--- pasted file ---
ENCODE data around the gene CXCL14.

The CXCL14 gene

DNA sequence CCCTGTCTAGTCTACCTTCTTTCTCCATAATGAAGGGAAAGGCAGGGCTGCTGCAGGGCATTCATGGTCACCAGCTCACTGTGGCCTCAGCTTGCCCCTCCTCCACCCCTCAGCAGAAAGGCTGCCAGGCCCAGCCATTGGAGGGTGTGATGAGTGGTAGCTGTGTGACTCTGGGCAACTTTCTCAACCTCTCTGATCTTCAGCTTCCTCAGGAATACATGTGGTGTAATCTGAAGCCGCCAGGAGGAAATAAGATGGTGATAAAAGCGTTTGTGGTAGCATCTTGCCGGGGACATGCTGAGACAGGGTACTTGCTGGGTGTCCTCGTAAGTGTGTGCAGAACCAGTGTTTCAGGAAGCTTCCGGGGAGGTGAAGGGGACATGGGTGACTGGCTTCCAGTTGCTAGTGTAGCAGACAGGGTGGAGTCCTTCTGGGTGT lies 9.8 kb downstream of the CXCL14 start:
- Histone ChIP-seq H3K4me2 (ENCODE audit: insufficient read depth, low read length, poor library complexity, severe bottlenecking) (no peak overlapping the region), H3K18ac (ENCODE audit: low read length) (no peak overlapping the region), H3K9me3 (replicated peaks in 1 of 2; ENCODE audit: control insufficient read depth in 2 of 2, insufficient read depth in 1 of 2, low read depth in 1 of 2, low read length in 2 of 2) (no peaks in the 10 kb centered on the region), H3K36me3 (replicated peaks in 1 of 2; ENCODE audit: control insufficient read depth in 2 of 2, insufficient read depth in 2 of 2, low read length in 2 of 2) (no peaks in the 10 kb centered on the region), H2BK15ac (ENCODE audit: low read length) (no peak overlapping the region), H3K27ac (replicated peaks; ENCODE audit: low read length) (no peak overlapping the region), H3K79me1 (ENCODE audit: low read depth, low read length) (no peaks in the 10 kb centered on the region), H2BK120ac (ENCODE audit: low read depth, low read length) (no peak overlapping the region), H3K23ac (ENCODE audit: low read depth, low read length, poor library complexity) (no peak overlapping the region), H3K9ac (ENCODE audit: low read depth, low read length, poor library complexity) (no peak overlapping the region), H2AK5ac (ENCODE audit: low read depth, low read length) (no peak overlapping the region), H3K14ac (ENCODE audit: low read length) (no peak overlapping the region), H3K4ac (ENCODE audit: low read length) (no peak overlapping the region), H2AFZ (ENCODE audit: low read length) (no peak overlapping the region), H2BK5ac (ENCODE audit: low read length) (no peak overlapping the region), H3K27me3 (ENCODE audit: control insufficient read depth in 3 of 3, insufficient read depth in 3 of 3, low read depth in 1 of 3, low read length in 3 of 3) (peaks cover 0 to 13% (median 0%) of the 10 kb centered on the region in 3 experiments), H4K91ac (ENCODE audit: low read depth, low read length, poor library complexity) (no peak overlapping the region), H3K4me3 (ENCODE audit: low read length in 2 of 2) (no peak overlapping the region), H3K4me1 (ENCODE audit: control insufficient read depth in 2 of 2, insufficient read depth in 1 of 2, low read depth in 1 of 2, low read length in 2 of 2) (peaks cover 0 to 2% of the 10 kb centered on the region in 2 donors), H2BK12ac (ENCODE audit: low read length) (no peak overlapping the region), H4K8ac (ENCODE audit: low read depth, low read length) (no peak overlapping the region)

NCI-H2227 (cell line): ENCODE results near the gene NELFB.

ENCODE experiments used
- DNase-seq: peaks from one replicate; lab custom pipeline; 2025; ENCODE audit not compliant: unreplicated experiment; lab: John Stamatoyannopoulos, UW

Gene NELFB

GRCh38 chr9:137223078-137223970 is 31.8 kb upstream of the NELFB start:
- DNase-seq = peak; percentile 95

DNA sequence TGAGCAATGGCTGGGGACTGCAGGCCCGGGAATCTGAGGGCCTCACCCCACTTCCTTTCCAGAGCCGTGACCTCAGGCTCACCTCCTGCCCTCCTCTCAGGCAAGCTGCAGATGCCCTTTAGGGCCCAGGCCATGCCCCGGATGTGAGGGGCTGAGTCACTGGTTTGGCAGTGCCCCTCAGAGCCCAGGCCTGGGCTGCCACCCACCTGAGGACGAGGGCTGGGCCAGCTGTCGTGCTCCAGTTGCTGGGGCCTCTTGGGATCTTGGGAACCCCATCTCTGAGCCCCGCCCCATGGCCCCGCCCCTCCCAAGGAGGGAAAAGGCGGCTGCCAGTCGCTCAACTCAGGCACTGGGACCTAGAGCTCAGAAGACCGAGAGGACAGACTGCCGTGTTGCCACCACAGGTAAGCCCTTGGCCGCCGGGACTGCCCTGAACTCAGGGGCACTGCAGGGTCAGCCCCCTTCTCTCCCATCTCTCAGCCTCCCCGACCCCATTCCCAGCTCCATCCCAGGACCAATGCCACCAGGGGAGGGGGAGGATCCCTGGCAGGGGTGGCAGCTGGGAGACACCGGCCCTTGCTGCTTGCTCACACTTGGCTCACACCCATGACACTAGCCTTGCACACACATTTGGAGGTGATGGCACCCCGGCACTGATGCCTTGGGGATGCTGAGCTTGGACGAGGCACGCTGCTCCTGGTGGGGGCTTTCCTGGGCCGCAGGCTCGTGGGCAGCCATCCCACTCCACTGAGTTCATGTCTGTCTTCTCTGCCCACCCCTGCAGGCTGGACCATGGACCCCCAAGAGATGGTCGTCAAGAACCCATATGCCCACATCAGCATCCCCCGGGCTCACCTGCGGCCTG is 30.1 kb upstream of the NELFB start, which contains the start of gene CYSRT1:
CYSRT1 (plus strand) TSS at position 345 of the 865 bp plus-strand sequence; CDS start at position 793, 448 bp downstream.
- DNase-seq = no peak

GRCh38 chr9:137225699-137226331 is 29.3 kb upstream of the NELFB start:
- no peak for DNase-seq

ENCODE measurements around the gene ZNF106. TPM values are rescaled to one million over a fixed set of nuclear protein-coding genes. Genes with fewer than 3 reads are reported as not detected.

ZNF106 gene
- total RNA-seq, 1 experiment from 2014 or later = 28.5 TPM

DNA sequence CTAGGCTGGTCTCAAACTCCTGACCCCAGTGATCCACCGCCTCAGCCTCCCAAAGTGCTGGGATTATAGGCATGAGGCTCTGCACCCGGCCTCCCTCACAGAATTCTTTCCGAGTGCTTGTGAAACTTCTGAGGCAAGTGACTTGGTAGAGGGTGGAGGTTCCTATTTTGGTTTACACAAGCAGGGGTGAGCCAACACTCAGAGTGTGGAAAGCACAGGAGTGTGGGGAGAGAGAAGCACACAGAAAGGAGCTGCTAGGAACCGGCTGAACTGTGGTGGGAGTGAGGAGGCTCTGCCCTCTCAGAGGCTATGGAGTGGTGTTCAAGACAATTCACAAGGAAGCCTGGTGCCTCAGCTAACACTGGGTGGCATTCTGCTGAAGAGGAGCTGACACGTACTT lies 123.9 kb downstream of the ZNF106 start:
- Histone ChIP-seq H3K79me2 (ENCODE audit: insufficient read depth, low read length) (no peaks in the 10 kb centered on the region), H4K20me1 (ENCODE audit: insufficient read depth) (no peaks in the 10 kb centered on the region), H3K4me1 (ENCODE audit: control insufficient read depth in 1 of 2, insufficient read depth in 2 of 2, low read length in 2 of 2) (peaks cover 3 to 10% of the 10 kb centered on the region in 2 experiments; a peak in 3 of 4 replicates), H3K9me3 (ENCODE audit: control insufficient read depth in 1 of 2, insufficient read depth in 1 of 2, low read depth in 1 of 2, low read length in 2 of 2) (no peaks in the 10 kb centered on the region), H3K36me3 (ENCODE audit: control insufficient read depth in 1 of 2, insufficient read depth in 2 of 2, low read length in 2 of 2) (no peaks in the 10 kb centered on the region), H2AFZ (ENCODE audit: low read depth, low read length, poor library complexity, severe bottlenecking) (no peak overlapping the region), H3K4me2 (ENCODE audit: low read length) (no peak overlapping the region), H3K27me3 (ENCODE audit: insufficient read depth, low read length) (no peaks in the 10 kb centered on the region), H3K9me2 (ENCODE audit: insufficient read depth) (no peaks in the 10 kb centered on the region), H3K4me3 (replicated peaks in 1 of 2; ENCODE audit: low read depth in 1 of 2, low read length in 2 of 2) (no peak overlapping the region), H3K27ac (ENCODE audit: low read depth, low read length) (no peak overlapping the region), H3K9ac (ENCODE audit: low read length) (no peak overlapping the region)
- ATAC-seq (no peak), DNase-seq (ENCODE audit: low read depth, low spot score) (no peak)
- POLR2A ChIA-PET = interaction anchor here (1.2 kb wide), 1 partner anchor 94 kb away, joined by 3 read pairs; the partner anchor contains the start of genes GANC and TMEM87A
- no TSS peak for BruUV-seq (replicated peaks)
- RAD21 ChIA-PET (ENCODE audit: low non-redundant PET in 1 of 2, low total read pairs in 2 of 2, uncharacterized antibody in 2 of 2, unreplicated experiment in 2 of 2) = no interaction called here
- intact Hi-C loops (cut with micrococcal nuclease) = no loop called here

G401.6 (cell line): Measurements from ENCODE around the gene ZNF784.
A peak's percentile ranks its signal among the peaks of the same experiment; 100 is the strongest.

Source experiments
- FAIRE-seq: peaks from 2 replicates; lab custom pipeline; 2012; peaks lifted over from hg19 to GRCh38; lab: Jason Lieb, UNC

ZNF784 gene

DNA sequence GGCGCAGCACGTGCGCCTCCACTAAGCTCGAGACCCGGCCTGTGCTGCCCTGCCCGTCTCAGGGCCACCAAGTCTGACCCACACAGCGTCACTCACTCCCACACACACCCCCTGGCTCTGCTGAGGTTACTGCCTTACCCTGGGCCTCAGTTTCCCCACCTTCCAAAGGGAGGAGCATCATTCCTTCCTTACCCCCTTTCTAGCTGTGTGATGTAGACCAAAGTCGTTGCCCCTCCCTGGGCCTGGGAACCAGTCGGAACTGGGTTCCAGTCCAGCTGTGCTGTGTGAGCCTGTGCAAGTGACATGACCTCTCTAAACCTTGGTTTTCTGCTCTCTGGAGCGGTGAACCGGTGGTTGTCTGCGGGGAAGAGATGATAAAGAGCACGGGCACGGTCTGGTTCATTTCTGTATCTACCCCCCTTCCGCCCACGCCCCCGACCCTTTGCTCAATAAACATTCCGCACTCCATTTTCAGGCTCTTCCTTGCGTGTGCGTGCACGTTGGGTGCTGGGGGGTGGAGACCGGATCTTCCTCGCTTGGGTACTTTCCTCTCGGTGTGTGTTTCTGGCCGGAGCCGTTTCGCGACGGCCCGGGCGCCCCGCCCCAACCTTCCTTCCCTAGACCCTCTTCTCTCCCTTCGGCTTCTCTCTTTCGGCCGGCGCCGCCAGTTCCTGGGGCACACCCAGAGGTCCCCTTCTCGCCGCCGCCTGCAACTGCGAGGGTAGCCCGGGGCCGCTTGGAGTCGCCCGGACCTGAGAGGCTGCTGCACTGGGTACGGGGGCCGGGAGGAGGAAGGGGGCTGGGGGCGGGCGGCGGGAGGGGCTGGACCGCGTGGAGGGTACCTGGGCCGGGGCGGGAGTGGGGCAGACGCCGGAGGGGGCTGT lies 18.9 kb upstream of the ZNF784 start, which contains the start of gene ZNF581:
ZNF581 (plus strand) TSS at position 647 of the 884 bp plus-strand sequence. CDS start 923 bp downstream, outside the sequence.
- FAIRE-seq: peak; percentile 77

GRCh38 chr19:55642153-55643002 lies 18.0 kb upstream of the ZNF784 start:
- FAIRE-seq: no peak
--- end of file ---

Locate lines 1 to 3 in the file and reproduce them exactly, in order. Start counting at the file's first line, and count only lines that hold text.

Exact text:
ENCODE data around the gene CXCL14.

The CXCL14 gene

DNA sequence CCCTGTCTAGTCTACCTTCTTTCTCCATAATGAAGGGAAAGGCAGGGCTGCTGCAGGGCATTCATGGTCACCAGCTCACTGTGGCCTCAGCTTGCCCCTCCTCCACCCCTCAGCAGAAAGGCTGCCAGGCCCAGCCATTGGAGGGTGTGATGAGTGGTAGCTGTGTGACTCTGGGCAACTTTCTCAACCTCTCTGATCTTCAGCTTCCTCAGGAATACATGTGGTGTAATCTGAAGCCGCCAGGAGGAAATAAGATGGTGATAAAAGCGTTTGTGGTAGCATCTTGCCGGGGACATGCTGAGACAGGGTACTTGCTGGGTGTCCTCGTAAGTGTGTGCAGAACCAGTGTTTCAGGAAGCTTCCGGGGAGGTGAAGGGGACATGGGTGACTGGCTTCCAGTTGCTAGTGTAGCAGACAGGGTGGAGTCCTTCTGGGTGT lies 9.8 kb downstream of the CXCL14 start: